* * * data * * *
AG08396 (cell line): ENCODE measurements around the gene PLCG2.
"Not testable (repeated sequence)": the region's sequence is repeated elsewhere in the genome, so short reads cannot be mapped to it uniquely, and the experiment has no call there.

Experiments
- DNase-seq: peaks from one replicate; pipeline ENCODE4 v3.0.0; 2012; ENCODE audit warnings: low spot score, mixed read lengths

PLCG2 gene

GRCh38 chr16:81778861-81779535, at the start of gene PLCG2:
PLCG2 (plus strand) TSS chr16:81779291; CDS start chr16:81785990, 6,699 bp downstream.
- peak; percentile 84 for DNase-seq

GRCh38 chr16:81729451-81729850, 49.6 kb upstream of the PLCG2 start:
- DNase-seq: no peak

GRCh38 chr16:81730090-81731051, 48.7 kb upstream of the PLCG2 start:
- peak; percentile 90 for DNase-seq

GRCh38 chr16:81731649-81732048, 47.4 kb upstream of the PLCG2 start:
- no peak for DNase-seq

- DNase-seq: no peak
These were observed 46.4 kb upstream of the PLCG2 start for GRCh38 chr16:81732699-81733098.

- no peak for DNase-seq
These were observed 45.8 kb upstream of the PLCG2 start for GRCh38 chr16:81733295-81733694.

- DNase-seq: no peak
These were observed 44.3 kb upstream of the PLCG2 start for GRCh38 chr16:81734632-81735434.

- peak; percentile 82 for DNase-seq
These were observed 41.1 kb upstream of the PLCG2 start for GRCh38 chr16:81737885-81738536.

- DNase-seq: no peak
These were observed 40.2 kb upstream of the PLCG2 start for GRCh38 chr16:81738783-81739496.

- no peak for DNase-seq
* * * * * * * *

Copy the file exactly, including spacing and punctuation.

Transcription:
AG08396 (cell line): ENCODE measurements around the gene PLCG2.
"Not testable (repeated sequence)": the region's sequence is repeated elsewhere in the genome, so short reads cannot be mapped to it uniquely, and the experiment has no call there.

Experiments
- DNase-seq: peaks from one replicate; pipeline ENCODE4 v3.0.0; 2012; ENCODE audit warnings: low spot score, mixed read lengths

PLCG2 gene

GRCh38 chr16:81778861-81779535, at the start of gene PLCG2:
PLCG2 (plus strand) TSS chr16:81779291; CDS start chr16:81785990, 6,699 bp downstream.
- peak; percentile 84 for DNase-seq

GRCh38 chr16:81729451-81729850, 49.6 kb upstream of the PLCG2 start:
- DNase-seq: no peak

GRCh38 chr16:81730090-81731051, 48.7 kb upstream of the PLCG2 start:
- peak; percentile 90 for DNase-seq

GRCh38 chr16:81731649-81732048, 47.4 kb upstream of the PLCG2 start:
- no peak for DNase-seq

- DNase-seq: no peak
These were observed 46.4 kb upstream of the PLCG2 start for GRCh38 chr16:81732699-81733098.

- no peak for DNase-seq
These were observed 45.8 kb upstream of the PLCG2 start for GRCh38 chr16:81733295-81733694.

- DNase-seq: no peak
These were observed 44.3 kb upstream of the PLCG2 start for GRCh38 chr16:81734632-81735434.

- peak; percentile 82 for DNase-seq
These were observed 41.1 kb upstream of the PLCG2 start for GRCh38 chr16:81737885-81738536.

- DNase-seq: no peak
These were observed 40.2 kb upstream of the PLCG2 start for GRCh38 chr16:81738783-81739496.

- no peak for DNase-seq